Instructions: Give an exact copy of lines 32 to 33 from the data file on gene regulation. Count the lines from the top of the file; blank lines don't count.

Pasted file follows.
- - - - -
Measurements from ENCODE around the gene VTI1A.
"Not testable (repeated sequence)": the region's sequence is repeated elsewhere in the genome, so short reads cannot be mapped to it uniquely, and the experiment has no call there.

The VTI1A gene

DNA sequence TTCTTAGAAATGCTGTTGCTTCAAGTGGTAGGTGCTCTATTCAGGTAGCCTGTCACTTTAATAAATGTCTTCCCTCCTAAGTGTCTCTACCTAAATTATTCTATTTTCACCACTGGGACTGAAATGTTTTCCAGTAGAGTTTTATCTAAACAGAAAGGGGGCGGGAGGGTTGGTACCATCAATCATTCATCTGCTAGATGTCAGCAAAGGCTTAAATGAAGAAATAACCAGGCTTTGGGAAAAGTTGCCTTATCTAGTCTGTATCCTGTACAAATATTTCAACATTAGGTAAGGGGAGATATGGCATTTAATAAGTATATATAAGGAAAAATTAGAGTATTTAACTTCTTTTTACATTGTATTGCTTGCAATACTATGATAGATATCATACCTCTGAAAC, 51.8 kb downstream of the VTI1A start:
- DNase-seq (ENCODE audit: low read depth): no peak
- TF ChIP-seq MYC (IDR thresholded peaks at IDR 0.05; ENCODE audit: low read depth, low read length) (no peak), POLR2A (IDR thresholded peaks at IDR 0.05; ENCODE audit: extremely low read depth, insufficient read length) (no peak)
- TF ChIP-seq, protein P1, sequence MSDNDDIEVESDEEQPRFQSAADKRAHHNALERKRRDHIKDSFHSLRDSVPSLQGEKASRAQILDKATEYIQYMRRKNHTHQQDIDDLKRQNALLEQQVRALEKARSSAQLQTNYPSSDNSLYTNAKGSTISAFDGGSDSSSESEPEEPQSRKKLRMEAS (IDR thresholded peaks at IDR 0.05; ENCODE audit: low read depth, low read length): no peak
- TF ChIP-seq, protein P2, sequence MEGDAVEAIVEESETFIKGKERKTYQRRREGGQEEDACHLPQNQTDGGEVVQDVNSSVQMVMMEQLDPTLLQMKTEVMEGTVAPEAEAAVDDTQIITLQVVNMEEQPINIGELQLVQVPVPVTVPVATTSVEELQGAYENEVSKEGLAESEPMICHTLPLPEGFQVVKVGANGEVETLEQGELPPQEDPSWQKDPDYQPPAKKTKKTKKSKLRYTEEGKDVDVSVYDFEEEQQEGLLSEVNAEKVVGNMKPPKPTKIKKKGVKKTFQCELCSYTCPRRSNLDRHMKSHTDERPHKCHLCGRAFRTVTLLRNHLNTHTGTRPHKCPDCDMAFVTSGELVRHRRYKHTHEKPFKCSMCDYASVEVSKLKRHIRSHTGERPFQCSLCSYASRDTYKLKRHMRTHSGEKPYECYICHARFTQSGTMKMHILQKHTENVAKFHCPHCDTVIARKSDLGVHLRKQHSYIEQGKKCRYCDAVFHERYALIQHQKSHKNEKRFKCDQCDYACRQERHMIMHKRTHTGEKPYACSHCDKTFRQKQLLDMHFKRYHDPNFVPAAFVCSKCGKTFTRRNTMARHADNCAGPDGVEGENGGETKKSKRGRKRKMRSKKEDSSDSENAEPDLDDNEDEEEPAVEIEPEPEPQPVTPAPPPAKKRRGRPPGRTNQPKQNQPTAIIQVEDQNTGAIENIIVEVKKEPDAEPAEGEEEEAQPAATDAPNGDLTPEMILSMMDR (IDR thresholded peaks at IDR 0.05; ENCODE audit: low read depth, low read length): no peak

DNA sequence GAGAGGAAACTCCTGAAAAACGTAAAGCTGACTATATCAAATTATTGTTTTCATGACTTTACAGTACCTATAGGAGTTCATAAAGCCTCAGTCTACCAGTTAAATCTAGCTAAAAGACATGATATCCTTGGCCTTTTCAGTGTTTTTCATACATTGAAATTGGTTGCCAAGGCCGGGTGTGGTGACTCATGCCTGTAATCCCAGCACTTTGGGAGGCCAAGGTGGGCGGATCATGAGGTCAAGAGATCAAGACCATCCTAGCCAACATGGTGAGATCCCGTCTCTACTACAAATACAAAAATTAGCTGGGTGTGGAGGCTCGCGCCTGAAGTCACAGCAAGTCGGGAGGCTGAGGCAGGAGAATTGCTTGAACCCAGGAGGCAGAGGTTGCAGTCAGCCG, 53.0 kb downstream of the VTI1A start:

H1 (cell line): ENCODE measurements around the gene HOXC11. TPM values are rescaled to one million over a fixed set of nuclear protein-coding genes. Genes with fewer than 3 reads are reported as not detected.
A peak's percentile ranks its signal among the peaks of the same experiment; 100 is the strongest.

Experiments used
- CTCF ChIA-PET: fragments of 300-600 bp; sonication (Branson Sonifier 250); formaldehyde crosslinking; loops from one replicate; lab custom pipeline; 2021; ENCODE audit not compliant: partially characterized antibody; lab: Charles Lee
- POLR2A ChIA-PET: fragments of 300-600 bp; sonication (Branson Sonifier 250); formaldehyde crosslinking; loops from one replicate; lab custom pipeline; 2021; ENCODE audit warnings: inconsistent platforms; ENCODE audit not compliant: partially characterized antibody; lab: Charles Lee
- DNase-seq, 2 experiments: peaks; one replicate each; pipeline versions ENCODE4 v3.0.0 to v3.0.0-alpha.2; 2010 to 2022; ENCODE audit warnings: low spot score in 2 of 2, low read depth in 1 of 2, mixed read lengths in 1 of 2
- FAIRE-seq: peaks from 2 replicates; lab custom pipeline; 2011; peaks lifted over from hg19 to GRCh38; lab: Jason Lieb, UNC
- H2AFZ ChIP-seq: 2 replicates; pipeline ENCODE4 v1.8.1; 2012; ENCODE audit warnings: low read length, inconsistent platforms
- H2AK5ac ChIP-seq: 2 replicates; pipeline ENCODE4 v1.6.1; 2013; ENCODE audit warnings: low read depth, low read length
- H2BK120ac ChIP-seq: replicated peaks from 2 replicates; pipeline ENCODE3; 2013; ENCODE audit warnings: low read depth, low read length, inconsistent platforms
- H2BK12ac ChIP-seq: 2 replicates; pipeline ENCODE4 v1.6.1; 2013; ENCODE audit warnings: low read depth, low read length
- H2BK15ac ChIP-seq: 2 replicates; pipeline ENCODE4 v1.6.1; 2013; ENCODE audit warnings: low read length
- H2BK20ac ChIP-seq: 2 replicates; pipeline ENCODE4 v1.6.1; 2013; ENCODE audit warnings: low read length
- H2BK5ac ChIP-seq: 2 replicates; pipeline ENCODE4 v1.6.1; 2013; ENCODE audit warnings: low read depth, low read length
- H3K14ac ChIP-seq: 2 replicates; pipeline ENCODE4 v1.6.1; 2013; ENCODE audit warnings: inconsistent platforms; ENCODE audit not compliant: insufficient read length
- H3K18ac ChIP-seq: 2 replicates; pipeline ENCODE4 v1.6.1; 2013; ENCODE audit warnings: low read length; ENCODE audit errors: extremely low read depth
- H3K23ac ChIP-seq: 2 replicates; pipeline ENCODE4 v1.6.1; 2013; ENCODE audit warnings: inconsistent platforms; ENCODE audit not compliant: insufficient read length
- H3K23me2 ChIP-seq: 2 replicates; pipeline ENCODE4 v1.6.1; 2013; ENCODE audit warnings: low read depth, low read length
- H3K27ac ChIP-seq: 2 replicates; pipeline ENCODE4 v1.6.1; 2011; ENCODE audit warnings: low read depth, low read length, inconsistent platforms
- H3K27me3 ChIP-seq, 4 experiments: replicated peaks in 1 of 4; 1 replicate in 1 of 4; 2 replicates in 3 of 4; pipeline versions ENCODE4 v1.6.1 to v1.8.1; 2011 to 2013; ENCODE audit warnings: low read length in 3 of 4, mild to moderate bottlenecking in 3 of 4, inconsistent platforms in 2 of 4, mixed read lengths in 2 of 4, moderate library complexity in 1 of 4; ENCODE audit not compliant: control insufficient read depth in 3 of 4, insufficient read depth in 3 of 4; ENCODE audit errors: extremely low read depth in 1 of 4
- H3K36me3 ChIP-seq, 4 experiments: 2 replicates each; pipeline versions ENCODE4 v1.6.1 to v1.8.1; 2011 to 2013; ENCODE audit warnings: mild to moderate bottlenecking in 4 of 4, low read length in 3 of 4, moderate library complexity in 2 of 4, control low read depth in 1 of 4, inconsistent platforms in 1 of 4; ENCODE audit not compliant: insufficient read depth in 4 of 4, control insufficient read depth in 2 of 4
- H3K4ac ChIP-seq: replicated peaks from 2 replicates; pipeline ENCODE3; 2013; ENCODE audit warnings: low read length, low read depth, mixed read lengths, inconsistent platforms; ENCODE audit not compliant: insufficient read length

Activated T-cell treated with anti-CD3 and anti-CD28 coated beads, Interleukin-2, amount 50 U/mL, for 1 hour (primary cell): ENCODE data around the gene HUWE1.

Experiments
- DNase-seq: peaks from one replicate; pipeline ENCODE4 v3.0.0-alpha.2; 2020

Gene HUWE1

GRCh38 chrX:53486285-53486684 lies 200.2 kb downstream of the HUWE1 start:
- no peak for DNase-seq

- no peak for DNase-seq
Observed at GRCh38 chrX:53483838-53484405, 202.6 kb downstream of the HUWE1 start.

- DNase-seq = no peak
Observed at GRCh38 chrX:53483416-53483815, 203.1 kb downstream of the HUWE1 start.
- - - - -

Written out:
Activated T-cell treated with anti-CD3 and anti-CD28 coated beads, Interleukin-2, amount 50 U/mL, for 1 hour (primary cell): ENCODE data around the gene HUWE1.

Experiments